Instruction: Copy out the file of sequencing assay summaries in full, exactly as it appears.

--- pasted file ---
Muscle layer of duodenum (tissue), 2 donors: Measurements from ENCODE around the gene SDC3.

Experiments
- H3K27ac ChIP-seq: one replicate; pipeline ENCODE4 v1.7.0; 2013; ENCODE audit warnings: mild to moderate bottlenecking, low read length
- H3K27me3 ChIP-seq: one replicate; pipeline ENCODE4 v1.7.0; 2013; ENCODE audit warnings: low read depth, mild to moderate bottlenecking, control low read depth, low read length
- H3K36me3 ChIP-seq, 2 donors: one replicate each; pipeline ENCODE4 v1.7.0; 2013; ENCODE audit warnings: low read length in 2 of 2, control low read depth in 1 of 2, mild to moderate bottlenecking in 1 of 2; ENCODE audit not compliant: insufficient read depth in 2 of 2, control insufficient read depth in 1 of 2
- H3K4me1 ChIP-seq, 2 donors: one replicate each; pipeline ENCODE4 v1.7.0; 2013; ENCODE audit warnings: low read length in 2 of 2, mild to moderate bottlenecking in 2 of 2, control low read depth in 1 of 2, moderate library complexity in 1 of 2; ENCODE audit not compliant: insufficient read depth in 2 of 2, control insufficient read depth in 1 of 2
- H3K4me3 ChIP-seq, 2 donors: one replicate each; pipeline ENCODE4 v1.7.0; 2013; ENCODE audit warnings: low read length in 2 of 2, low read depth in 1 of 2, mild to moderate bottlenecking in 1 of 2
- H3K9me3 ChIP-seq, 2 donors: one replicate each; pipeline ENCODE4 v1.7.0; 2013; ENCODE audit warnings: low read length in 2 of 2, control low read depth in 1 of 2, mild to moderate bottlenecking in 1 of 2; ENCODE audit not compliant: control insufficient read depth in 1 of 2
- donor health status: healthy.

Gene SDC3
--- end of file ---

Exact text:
Muscle layer of duodenum (tissue), 2 donors: Measurements from ENCODE around the gene SDC3.

Experiments
- H3K27ac ChIP-seq: one replicate; pipeline ENCODE4 v1.7.0; 2013; ENCODE audit warnings: mild to moderate bottlenecking, low read length
- H3K27me3 ChIP-seq: one replicate; pipeline ENCODE4 v1.7.0; 2013; ENCODE audit warnings: low read depth, mild to moderate bottlenecking, control low read depth, low read length
- H3K36me3 ChIP-seq, 2 donors: one replicate each; pipeline ENCODE4 v1.7.0; 2013; ENCODE audit warnings: low read length in 2 of 2, control low read depth in 1 of 2, mild to moderate bottlenecking in 1 of 2; ENCODE audit not compliant: insufficient read depth in 2 of 2, control insufficient read depth in 1 of 2
- H3K4me1 ChIP-seq, 2 donors: one replicate each; pipeline ENCODE4 v1.7.0; 2013; ENCODE audit warnings: low read length in 2 of 2, mild to moderate bottlenecking in 2 of 2, control low read depth in 1 of 2, moderate library complexity in 1 of 2; ENCODE audit not compliant: insufficient read depth in 2 of 2, control insufficient read depth in 1 of 2
- H3K4me3 ChIP-seq, 2 donors: one replicate each; pipeline ENCODE4 v1.7.0; 2013; ENCODE audit warnings: low read length in 2 of 2, low read depth in 1 of 2, mild to moderate bottlenecking in 1 of 2
- H3K9me3 ChIP-seq, 2 donors: one replicate each; pipeline ENCODE4 v1.7.0; 2013; ENCODE audit warnings: low read length in 2 of 2, control low read depth in 1 of 2, mild to moderate bottlenecking in 1 of 2; ENCODE audit not compliant: control insufficient read depth in 1 of 2
- donor health status: healthy.

Gene SDC3